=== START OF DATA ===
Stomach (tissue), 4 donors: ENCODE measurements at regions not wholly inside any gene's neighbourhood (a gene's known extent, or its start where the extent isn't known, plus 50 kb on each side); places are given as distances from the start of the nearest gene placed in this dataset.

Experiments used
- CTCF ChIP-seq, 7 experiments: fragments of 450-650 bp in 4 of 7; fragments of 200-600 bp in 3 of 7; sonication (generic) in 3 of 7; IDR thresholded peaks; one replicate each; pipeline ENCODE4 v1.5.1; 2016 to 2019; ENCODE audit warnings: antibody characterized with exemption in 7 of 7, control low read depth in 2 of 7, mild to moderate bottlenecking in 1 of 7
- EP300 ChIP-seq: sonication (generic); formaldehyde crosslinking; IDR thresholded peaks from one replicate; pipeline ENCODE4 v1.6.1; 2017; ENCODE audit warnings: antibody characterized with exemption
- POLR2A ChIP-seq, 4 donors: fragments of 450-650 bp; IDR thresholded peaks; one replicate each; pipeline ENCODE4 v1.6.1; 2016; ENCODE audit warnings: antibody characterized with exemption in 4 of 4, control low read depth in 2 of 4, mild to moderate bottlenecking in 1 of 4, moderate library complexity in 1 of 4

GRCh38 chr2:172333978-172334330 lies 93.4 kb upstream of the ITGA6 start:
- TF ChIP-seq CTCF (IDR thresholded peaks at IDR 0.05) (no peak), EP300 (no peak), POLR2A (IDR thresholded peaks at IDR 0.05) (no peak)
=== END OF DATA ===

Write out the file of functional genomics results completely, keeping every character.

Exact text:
Stomach (tissue), 4 donors: ENCODE measurements at regions not wholly inside any gene's neighbourhood (a gene's known extent, or its start where the extent isn't known, plus 50 kb on each side); places are given as distances from the start of the nearest gene placed in this dataset.

Experiments used
- CTCF ChIP-seq, 7 experiments: fragments of 450-650 bp in 4 of 7; fragments of 200-600 bp in 3 of 7; sonication (generic) in 3 of 7; IDR thresholded peaks; one replicate each; pipeline ENCODE4 v1.5.1; 2016 to 2019; ENCODE audit warnings: antibody characterized with exemption in 7 of 7, control low read depth in 2 of 7, mild to moderate bottlenecking in 1 of 7
- EP300 ChIP-seq: sonication (generic); formaldehyde crosslinking; IDR thresholded peaks from one replicate; pipeline ENCODE4 v1.6.1; 2017; ENCODE audit warnings: antibody characterized with exemption
- POLR2A ChIP-seq, 4 donors: fragments of 450-650 bp; IDR thresholded peaks; one replicate each; pipeline ENCODE4 v1.6.1; 2016; ENCODE audit warnings: antibody characterized with exemption in 4 of 4, control low read depth in 2 of 4, mild to moderate bottlenecking in 1 of 4, moderate library complexity in 1 of 4

GRCh38 chr2:172333978-172334330 lies 93.4 kb upstream of the ITGA6 start:
- TF ChIP-seq CTCF (IDR thresholded peaks at IDR 0.05) (no peak), EP300 (no peak), POLR2A (IDR thresholded peaks at IDR 0.05) (no peak)